Can a Power of Attorney Be Revoked by a Mentally Incompetent Principal?

By Chris Blank

Power of attorney is one of several legal mechanisms designed to protect a person's legal interests. A durable power of attorney allows someone designated by the principal, or the person executing the power of attorney, to act as an agent on the principal's behalf. While power of attorney may be revoked, the law does not allow a mentally incompetent principal to do so.

Power of Attorney Definition

Power of attorney refers to a legal document that allows an agent to conduct transactions on behalf of a principal. General power of attorney allows an agent to conduct transactions in nearly all aspects of a principal's life, including accessing bank accounts, paying bills, initiating and responding to lawsuits and executing the terms of contracts to which the principal is a party. Limited power of attorney refers to latitude granted by the principal to the agent for a specific purpose, for instance, handling the sale of a house. Once that specific transaction is completed, the power of attorney expires.

Mental Competence Defined

Mental competence is defined as the ability to understand the terms of a contract and the capacity to enter into an agreement. Mental competence can be temporarily compromised, for instance, by intoxication. Permanent mental incompetence can result from severe head or brain injury, mental illness, retardation or a degenerative mental condition such as dementia. The law does not allow a principal who is mentally incompetent to designate power of attorney. A mentally incompetent principal is also prohibited from revoking a power of attorney that was properly drawn up. In fact, a durable power of attorney is designed to allow an agent to act in place of a principal who becomes incompetent, either due to illness, injury or some other reason.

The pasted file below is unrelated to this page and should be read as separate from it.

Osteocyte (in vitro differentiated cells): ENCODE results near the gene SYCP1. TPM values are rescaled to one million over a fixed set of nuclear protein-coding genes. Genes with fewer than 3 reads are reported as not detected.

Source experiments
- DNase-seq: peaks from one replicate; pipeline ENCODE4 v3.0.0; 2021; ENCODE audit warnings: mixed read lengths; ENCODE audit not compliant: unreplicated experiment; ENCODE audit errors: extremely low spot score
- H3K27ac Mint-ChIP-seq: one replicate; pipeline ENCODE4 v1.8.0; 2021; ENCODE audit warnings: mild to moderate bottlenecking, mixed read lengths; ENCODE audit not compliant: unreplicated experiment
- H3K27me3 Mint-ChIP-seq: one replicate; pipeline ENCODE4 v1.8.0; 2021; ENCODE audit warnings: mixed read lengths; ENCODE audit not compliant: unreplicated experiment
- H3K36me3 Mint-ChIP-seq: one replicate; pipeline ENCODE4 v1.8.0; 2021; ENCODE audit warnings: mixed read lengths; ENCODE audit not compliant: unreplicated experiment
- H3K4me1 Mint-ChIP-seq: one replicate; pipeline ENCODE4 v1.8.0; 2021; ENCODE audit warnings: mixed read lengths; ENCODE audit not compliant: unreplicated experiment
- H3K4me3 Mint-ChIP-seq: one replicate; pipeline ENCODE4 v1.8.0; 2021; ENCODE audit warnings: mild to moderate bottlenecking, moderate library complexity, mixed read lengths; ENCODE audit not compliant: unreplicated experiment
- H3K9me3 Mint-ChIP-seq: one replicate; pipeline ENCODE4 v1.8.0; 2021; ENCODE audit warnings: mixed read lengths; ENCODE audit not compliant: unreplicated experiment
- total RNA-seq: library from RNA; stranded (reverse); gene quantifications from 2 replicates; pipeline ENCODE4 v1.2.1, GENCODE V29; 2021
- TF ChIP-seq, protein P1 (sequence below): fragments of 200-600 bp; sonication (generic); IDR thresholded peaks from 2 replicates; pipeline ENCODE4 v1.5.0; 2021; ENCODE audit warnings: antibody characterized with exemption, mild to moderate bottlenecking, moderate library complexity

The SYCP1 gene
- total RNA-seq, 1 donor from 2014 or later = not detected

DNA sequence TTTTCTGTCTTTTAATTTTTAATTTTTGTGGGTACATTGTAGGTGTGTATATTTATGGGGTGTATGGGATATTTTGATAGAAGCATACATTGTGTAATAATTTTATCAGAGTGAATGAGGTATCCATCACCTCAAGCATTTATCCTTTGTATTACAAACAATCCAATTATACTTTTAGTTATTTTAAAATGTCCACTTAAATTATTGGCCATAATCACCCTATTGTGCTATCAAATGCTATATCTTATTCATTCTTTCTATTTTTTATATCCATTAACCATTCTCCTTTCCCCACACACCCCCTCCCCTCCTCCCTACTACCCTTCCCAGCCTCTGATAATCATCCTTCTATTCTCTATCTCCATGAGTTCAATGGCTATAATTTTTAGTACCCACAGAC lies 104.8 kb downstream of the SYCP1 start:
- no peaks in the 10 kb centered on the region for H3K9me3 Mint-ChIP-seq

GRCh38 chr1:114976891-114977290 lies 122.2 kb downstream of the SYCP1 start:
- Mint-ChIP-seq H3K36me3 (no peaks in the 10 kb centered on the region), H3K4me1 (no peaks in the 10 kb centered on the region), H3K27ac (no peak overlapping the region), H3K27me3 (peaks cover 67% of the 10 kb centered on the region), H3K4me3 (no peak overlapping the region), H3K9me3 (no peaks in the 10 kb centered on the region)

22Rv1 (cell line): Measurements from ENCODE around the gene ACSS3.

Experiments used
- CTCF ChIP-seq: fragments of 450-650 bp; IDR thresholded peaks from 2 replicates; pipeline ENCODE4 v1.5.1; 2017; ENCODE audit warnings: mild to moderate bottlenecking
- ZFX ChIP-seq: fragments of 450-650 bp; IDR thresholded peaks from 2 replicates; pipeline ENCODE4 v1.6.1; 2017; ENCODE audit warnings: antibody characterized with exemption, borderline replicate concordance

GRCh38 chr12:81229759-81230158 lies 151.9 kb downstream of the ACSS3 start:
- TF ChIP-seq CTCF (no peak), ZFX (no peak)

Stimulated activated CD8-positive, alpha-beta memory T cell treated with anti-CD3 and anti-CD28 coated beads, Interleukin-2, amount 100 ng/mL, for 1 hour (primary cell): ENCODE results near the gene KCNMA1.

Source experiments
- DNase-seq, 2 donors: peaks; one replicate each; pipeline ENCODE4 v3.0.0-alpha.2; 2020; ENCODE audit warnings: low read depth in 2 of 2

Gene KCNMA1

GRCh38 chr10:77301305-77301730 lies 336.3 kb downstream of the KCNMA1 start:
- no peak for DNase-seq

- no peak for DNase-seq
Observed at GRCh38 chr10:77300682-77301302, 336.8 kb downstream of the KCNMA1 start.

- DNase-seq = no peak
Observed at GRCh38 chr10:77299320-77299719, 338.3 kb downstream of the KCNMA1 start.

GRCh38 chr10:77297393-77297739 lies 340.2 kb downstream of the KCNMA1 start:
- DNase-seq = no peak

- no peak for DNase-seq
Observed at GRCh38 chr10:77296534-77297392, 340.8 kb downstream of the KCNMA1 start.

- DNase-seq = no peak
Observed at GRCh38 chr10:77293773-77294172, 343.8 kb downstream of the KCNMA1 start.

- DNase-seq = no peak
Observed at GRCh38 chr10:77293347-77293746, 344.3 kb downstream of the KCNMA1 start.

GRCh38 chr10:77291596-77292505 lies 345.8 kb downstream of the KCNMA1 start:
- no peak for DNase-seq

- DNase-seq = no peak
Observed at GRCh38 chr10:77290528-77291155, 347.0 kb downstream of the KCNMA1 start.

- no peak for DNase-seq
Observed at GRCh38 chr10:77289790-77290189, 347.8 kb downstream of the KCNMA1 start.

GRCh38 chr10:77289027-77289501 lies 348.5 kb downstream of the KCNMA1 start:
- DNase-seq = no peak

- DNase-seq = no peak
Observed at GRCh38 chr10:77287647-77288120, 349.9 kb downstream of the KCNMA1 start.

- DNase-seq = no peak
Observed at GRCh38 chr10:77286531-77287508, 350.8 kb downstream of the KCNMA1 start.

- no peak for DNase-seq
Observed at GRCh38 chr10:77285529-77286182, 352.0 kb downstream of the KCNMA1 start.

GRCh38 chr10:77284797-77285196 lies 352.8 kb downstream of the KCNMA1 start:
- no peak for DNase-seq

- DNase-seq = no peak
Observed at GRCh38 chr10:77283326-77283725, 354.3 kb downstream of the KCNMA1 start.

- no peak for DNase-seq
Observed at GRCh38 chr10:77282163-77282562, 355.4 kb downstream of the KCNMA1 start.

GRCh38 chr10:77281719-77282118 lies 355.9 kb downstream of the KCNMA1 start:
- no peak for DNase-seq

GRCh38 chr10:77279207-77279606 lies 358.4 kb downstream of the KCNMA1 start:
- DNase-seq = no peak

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Revoking Power of Attorney

A mentally competent principal does not give up the right to handle her own legal affairs. She may elect to act on her own behalf even with a power of attorney in place. A principal may revoke power of attorney at any time, including durable power of attorney, as long as she remains mentally competent. A principal may also regain the legal right to revoke power of attorney after a period of mental incompetence by demonstrating she has regained the capacity to handle her own legal affairs.

Establishing Mental Incompetency

If the principal chooses, she may designate the conditions under which she may be declared mentally incompetent as one aspect of a durable power of attorney. Even without such a designation, many courts will require a physician to submit a written determination that a principal is mentally incompetent. The physician will probably consider three areas before making a determination: whether a principal understands the terms of the power of attorney in question, whether she understands the seriousness of making such an agreement and whether she can reasonably communicate her wishes.

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Types of Power of Attorney for Elderly Family Members

The health of an aging family member may determine the type of power of attorney she will agree to or is able to sign. A power of attorney is a document whereby someone known as the principal will appoint an agent or attorney-in-fact to act on her behalf. A principal often grants power of attorney to a trusted family member with a keen business sense so that she knows her affairs are being handled according to her wishes.

When Does a Durable Power of Attorney Cease in Arizona?

A durable power of attorney in Arizona is defined as a power of attorney that remains in effect after the person who signed it is unable to make decisions for herself. The person who creates a power of attorney is called the principal. The person named in the power of attorney to act for the principal is the agent or attorney-in-fact. A non-durable power of attorney, or traditional power of attorney, ceases to be in force if the principal becomes incapacitated.

Power of Attorney Rights

The power of attorney doesn't so much grant rights as powers. Under a power of attorney arrangement, one person -- known as the principal -- grants an agent the power to perform legal acts on his behalf. This grant of authority may be broad or narrow, and it may be of temporary or indefinite duration. A power of attorney must be in writing and signed by the principal to be valid.

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